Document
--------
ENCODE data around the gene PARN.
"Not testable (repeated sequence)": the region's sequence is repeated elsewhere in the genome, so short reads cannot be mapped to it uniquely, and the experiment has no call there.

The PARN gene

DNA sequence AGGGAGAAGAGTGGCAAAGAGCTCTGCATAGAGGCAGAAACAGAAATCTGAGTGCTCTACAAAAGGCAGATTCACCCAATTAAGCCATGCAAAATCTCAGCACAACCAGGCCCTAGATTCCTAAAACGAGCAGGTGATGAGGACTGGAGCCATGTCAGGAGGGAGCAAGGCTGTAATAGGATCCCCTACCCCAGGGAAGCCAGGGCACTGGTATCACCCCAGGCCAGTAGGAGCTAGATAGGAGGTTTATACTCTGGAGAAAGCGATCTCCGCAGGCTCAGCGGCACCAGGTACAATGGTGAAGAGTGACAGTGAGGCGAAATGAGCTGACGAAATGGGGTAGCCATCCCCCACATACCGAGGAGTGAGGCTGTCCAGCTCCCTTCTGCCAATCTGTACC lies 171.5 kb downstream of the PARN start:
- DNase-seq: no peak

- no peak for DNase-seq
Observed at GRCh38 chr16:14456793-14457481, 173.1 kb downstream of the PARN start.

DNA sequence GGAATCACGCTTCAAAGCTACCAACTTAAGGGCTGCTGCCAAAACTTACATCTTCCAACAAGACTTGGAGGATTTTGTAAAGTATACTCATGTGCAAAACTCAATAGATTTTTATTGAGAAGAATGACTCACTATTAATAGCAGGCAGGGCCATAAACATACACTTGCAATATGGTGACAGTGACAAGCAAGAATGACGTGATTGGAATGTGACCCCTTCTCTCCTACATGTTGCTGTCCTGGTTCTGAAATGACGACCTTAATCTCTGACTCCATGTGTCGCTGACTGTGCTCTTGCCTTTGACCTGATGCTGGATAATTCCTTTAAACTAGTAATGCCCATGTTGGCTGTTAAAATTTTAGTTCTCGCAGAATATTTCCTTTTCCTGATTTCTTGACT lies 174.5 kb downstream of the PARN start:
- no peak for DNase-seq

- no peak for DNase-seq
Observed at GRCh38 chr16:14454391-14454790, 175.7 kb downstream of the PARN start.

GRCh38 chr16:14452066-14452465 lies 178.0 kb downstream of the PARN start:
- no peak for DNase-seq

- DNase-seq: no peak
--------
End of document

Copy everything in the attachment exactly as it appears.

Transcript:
ENCODE data around the gene PARN.
"Not testable (repeated sequence)": the region's sequence is repeated elsewhere in the genome, so short reads cannot be mapped to it uniquely, and the experiment has no call there.

The PARN gene

DNA sequence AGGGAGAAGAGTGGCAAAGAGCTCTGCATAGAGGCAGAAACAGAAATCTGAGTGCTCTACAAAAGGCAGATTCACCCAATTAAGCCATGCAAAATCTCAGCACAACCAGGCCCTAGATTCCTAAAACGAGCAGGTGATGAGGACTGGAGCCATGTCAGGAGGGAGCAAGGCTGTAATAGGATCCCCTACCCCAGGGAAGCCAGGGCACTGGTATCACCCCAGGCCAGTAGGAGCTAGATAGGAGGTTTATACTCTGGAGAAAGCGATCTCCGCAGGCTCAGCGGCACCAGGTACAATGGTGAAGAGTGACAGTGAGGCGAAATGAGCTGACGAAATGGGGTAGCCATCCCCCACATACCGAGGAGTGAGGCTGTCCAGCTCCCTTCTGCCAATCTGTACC lies 171.5 kb downstream of the PARN start:
- DNase-seq: no peak

- no peak for DNase-seq
Observed at GRCh38 chr16:14456793-14457481, 173.1 kb downstream of the PARN start.

DNA sequence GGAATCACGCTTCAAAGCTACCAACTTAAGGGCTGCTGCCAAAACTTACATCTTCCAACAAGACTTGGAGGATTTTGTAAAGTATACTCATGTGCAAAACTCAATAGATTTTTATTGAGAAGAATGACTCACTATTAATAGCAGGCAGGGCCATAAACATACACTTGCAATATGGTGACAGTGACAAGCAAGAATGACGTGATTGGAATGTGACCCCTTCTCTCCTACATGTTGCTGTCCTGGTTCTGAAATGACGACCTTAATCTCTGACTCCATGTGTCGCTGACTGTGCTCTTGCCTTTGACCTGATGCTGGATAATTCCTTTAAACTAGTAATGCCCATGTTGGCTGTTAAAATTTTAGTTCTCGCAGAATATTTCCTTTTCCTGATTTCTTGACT lies 174.5 kb downstream of the PARN start:
- no peak for DNase-seq

- no peak for DNase-seq
Observed at GRCh38 chr16:14454391-14454790, 175.7 kb downstream of the PARN start.

GRCh38 chr16:14452066-14452465 lies 178.0 kb downstream of the PARN start:
- no peak for DNase-seq

- DNase-seq: no peak